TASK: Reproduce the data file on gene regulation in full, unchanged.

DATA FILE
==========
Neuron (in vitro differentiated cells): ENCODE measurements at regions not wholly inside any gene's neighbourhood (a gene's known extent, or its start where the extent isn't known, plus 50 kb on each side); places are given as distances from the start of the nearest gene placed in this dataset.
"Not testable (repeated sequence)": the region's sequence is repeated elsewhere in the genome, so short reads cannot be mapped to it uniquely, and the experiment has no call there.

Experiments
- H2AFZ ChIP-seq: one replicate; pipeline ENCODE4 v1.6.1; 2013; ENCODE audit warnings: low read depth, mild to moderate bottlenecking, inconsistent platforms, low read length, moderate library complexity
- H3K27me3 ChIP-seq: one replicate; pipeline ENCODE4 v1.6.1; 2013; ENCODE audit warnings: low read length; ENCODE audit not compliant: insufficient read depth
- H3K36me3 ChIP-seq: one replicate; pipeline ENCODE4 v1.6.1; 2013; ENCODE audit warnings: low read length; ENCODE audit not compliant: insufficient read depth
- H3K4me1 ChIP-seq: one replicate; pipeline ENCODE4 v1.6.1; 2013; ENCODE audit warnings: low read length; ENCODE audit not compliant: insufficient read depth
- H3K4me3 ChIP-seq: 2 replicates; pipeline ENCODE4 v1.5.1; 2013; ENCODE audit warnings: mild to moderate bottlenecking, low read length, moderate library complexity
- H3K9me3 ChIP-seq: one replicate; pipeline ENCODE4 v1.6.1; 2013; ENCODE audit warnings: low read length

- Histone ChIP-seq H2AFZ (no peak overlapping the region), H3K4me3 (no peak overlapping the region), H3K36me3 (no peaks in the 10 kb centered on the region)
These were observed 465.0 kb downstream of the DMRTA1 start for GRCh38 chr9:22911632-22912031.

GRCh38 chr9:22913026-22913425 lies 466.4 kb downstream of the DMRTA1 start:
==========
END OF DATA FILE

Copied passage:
Neuron (in vitro differentiated cells): ENCODE measurements at regions not wholly inside any gene's neighbourhood (a gene's known extent, or its start where the extent isn't known, plus 50 kb on each side); places are given as distances from the start of the nearest gene placed in this dataset.
"Not testable (repeated sequence)": the region's sequence is repeated elsewhere in the genome, so short reads cannot be mapped to it uniquely, and the experiment has no call there.

Experiments
- H2AFZ ChIP-seq: one replicate; pipeline ENCODE4 v1.6.1; 2013; ENCODE audit warnings: low read depth, mild to moderate bottlenecking, inconsistent platforms, low read length, moderate library complexity
- H3K27me3 ChIP-seq: one replicate; pipeline ENCODE4 v1.6.1; 2013; ENCODE audit warnings: low read length; ENCODE audit not compliant: insufficient read depth
- H3K36me3 ChIP-seq: one replicate; pipeline ENCODE4 v1.6.1; 2013; ENCODE audit warnings: low read length; ENCODE audit not compliant: insufficient read depth
- H3K4me1 ChIP-seq: one replicate; pipeline ENCODE4 v1.6.1; 2013; ENCODE audit warnings: low read length; ENCODE audit not compliant: insufficient read depth
- H3K4me3 ChIP-seq: 2 replicates; pipeline ENCODE4 v1.5.1; 2013; ENCODE audit warnings: mild to moderate bottlenecking, low read length, moderate library complexity
- H3K9me3 ChIP-seq: one replicate; pipeline ENCODE4 v1.6.1; 2013; ENCODE audit warnings: low read length

- Histone ChIP-seq H2AFZ (no peak overlapping the region), H3K4me3 (no peak overlapping the region), H3K36me3 (no peaks in the 10 kb centered on the region)
These were observed 465.0 kb downstream of the DMRTA1 start for GRCh38 chr9:22911632-22912031.

GRCh38 chr9:22913026-22913425 lies 466.4 kb downstream of the DMRTA1 start: